So you want to open a boutique fitness studio?
It’s a beautiful vision- a fresh white studio, lotus flower incense oozing through the air and lilac yoga mats patiently awaiting the pitter patter of eager yogi feet. Running a boutique fitness studio sounds like a dream, but the tight profit margins and tough competition can feel like a nightmare.
Fitness with a price tag is the trend of the moment, so there is a big market for your plans. There are many success stories you can turn to for inspiration, but not so well documented are the struggles and sleepless nights of running a boutique fitness studio. If you want your business to be a viable source of income, then there are a few things that you should not do.
Don’t copy your competitors
This is a highly saturated market. If a city dweller wishes to attend a Vinyasa yoga class, there are a plethora of studios he can attend. It is perfectly fine to deliver classical methods in tried and tested formats, but you should always push a niche.
You don’t have to reinvent the wheel, but your studio should stand out- be it through atmosphere, teaching style, class delivery or studio ethos. Why are you, the business owner, the best person to open up another studio. What ideas and expertise can you deliver that no other business in your area is offering? Figure out your unique selling point and push this through every element of your branding.
Don’t take shortcuts
The core part of your sales will come from online bookings, so you need to be sure that the system you use is, first and foremost, reliable. It is not hard to come by booking software that is visually pleasing, but it is rare to find one that moulds to your business’s unique requirements and is consistently dependable.
Don’t run your business old-school style
The fitness industry is now run off data feedback and clever algorithms. By tracking data through your booking platform’s dashboard, you can determine exactly how popular your business is and with whom. Yes, you could stand at reception and take note of the age, gender, race, the occupation of every client that walks past, but now your booking system can do this automatically.
Why does it matter? Because you now know the types of people that like your business and market to people just like them. Is there a specific group that seems to be missing? Adjust your marketing strategy or class offering to draw in new types of customer.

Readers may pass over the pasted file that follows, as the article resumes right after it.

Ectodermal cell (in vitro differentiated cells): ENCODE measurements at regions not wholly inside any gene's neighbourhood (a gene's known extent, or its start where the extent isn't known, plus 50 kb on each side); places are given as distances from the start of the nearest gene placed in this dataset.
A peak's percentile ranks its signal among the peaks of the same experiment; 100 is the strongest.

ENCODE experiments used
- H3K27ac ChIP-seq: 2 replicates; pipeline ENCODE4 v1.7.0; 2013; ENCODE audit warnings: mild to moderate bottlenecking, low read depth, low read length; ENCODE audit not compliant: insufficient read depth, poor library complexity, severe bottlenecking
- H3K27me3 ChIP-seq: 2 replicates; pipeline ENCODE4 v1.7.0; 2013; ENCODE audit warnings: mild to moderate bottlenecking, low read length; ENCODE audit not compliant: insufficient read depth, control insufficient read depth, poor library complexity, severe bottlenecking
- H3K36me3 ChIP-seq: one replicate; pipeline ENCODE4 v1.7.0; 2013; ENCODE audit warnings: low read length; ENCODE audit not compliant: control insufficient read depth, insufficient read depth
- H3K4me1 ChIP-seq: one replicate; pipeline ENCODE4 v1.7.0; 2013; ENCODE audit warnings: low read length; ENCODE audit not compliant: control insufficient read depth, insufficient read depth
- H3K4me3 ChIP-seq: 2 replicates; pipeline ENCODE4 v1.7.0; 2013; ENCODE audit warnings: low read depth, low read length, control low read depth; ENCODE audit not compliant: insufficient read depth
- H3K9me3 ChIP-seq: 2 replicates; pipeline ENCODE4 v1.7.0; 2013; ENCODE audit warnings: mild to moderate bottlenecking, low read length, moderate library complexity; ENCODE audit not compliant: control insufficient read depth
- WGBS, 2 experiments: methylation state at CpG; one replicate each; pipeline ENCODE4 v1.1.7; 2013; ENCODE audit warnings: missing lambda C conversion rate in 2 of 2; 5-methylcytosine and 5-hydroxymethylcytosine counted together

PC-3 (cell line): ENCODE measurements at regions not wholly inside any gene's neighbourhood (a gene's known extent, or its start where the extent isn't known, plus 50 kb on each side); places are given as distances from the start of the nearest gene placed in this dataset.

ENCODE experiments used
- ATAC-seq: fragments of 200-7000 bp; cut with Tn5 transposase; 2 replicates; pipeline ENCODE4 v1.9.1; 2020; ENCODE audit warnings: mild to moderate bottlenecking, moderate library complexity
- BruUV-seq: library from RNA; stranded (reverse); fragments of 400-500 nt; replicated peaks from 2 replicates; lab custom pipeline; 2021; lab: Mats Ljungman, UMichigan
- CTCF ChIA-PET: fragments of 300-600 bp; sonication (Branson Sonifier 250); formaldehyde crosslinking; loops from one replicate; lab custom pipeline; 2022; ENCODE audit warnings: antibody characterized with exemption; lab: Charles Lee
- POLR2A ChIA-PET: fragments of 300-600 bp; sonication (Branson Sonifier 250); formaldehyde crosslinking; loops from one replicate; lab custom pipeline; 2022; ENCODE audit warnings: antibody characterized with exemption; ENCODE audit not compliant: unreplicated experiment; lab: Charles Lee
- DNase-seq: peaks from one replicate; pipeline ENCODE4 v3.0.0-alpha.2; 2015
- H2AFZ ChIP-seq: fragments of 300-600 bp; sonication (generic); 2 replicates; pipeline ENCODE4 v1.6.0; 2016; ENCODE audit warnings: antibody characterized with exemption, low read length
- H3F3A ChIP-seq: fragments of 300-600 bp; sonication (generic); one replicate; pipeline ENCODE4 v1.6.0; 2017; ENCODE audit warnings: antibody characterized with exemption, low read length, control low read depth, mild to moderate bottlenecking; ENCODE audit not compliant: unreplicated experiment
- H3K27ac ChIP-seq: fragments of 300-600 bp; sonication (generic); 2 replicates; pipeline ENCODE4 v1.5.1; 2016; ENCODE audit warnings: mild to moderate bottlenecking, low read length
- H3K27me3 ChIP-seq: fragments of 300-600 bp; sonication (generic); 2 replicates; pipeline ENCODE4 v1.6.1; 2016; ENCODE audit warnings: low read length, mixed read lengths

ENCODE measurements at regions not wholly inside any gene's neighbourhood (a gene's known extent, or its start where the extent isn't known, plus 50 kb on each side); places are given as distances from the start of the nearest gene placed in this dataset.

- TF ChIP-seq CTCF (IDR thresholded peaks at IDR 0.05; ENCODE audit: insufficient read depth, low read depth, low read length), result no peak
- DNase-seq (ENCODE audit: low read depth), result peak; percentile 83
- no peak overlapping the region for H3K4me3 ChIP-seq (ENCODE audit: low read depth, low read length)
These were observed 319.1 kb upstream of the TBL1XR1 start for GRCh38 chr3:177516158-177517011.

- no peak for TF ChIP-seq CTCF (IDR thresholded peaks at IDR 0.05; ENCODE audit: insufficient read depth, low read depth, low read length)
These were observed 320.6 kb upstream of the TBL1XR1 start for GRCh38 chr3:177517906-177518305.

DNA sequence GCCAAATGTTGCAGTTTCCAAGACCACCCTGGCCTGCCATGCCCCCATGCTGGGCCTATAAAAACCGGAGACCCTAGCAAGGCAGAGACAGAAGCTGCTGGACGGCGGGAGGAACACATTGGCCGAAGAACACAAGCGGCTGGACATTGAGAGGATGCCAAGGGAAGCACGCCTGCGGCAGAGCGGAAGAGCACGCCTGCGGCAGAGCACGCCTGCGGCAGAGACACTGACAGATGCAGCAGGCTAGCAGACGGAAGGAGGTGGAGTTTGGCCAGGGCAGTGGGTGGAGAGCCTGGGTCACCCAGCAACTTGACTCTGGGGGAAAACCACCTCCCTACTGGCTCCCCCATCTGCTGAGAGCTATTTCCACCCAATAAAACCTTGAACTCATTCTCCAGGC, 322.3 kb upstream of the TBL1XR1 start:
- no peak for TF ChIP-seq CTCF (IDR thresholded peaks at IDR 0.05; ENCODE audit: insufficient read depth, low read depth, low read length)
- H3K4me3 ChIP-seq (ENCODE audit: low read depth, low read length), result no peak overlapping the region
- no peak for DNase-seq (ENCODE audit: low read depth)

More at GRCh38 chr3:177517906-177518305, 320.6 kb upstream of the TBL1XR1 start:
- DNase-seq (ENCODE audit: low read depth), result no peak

Not only can data benefit the running of your business, but many studios are taking into the workouts themselves. Students love discovering stats- discovering how many calories they have burned, their heart rate, how their output compares to others. Including data technology in your workouts encourages healthy competitiveness and student engagement. These motivational tools keep students on track to achieve their fitness goals, all the while boosting your retention rates.
Social media- and in particular Instagram– is a golden marketing tool for visually appealing boutique studios. You want to upload video snippets of classes, promote special offers, share snaps and instructor interviews on your pages.
Don’t jump to join ClassPass
ClassPass has been wildly successful. There is no denying that it has opened doors and put more people into studios. It served as a marketing tool, making its thousands of users aware of your brand. For many studios, ClassPass served as a try-before-you-buy model, with a selection of students successfully migrating over to studio membership, but this is the exception rather than the rule.
ClassPass has monopolised the fitness industry, Many studios have decided to ditch the platform that undercuts their prices and squeezes their margins. Experiment with your own marketing plan- utilizing SEO, referral scheme and social media- before diving headfirst into the competitive ClassPass marketplace. As soon as you join the platform, your members devalue your service, comparing every single element with that of other studios- an impossible race to win.
The aim should always be to earn appreciative, loyal members. Loyal members are more likely to buy your other products, like smoothies, apparel, merchandise. They are more inclined to recommend your service to friends. One loyal membership is worth a hundred casual drop-ins.
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